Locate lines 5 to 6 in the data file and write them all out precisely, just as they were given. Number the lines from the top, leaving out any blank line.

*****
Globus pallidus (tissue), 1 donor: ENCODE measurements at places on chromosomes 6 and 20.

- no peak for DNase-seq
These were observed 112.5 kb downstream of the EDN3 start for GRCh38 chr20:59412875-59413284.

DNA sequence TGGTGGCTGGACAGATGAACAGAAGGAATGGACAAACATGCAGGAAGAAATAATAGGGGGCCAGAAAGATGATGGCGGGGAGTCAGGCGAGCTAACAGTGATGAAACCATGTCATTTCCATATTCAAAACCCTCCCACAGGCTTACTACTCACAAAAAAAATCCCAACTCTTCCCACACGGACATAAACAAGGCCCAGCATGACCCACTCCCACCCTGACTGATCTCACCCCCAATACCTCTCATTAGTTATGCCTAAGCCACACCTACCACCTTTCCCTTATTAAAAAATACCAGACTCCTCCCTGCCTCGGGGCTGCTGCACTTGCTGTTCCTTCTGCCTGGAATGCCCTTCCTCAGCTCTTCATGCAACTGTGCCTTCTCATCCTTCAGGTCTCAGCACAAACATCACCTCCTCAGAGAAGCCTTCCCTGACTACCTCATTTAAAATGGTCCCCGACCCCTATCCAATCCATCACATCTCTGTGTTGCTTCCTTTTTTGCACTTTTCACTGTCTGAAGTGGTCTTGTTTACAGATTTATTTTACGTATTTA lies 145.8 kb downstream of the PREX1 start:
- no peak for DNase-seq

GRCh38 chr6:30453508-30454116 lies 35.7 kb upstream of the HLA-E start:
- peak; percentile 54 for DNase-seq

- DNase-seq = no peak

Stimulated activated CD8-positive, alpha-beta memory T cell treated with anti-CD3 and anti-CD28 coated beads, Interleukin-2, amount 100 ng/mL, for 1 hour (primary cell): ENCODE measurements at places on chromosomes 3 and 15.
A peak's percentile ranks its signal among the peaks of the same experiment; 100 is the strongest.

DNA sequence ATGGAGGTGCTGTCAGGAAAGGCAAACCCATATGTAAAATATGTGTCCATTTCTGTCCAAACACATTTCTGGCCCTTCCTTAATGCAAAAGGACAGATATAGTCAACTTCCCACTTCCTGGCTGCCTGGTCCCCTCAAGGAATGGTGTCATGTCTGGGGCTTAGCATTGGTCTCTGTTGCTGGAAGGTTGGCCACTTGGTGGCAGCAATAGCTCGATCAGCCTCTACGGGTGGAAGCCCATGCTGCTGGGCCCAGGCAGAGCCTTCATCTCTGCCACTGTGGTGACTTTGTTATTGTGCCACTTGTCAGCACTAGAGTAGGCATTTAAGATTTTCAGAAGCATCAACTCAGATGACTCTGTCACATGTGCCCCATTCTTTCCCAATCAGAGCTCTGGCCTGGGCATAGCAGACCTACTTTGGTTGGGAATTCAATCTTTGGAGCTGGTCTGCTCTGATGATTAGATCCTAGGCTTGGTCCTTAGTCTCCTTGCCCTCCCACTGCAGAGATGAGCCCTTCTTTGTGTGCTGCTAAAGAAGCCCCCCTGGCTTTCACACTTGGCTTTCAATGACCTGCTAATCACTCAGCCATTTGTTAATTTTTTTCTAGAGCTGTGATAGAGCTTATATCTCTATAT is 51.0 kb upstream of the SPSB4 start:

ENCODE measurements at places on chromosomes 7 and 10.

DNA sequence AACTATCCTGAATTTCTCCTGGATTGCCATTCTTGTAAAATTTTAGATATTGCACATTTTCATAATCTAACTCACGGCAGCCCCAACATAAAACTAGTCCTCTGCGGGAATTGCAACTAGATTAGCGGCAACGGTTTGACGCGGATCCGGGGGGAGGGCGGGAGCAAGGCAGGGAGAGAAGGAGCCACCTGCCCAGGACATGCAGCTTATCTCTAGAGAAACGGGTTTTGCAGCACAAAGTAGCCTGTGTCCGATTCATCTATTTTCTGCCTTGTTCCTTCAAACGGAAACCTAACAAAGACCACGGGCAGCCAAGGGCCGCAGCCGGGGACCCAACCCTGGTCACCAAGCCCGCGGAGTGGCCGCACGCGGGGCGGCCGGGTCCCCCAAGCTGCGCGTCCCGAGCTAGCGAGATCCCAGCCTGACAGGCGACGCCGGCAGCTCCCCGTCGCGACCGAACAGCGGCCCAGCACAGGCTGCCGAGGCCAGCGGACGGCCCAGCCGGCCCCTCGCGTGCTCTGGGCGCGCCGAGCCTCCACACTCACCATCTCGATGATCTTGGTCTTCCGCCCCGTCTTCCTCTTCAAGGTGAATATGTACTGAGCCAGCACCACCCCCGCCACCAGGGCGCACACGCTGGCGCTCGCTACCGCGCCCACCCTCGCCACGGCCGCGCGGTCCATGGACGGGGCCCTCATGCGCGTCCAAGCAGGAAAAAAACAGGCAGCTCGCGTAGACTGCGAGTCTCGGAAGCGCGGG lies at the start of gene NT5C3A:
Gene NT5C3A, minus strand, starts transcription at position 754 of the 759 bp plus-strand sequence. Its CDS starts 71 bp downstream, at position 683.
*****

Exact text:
- no peak for DNase-seq

GRCh38 chr6:30453508-30454116 lies 35.7 kb upstream of the HLA-E start: